Narrator and point of view

The short story “The Doll’s House” by Katherine Mansfield is rendered by a third-person narrator who seems to be omniscient regarding the characters.

The narrator’s knowledge is revealed in many cases. For instance, the narrator knows that the Burnells dread sending their daughters to the same school as those from the middle or the lower classes:

For the fact was, the school the Burnell children went to was not at all the kind of place their parents would have chosen if there had been any choice. But there was none. It was the only school for miles.

The narrator also knows about Kezia’s fondness of the little lamp in the doll’s house and the feelings it inspires her:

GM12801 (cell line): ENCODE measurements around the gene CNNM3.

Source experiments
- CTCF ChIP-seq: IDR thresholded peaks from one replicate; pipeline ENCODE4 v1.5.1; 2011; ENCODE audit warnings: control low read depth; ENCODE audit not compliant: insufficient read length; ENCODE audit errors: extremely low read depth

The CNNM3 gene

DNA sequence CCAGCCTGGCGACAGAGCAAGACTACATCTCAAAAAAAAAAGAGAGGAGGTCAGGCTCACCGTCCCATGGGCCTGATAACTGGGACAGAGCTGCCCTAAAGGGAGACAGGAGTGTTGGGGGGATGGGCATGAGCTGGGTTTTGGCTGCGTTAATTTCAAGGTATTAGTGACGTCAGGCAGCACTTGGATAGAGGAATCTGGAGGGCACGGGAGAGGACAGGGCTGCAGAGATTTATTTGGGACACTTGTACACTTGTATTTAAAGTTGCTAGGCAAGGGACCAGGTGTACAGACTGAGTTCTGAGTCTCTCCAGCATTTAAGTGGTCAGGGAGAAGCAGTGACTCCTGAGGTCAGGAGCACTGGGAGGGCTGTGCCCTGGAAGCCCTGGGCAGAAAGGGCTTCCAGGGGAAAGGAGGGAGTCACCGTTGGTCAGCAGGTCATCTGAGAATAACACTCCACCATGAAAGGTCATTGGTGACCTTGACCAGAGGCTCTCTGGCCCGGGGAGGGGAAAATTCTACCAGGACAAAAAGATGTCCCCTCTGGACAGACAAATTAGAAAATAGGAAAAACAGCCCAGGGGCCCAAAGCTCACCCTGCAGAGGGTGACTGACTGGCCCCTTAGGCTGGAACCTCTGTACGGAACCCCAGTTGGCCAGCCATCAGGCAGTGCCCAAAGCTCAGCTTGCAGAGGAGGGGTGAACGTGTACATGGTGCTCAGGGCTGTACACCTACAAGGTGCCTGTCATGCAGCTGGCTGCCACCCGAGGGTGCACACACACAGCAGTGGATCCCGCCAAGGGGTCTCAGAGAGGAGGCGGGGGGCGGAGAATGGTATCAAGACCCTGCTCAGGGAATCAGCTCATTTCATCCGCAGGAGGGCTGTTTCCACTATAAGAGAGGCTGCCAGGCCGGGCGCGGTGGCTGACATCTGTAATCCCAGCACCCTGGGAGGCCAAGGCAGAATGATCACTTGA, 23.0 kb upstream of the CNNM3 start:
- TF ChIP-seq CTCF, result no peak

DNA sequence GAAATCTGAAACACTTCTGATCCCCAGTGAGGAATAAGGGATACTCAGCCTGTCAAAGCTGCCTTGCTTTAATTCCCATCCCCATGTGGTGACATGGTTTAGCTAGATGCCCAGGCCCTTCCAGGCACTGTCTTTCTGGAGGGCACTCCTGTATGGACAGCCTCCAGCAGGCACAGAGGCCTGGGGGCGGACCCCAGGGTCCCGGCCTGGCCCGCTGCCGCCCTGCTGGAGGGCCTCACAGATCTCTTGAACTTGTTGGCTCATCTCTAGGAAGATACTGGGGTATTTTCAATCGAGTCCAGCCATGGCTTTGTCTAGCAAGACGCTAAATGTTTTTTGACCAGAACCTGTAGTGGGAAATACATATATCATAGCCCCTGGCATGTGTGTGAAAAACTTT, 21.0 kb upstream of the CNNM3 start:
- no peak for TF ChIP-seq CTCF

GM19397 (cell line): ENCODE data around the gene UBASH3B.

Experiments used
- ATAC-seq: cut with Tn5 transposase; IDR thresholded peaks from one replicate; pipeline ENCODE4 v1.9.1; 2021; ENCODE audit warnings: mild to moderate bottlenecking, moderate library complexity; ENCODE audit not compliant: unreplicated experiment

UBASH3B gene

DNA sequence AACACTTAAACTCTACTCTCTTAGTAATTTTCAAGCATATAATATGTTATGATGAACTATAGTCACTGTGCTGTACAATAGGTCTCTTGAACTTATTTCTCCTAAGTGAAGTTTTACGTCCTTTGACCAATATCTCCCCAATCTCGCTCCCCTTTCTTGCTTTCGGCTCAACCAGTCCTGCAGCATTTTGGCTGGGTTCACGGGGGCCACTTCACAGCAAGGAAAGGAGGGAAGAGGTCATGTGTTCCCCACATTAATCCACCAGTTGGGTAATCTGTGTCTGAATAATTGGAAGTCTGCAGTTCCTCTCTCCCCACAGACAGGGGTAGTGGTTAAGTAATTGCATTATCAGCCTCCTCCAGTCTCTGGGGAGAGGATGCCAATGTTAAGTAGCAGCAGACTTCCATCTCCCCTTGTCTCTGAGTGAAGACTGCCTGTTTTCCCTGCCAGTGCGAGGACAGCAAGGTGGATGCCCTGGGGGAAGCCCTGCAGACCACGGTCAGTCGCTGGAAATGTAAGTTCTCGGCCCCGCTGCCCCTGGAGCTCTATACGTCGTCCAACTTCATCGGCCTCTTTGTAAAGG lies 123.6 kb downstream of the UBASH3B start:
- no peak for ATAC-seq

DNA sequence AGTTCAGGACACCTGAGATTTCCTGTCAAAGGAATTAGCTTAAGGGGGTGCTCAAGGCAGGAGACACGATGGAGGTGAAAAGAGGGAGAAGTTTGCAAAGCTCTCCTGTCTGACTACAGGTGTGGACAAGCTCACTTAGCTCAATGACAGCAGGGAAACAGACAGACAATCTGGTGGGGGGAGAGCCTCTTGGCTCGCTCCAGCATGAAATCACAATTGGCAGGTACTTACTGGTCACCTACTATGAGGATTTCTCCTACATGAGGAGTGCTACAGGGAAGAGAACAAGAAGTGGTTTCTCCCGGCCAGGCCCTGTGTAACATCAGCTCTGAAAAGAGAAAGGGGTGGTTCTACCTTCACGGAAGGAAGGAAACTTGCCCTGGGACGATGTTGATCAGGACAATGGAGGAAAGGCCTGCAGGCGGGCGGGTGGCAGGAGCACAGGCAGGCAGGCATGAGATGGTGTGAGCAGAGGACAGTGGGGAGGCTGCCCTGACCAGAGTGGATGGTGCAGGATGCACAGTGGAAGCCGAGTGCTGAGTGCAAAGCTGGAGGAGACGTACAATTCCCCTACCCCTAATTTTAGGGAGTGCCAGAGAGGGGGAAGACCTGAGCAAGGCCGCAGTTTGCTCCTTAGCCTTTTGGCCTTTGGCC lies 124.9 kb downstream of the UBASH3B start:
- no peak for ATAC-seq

But what Kezia liked more than anything, what she liked frightfully, was the lamp. It stood in the middle of the dining room table, an exquisite little amber lamp with a white globe. It was even filled all ready for lighting, though, of course, you couldn’t light it. But there was something inside that looked like oil, and that moved when you shook it.

Also, the narrator has knowledge about Aunt Beryl’s feelings regarding a letter she has received previously that day, but also that she found pleasure in tormenting the Kelveys:

The afternoon had been awful. A letter had come from Willie Brent, a terrifying, threatening lett...

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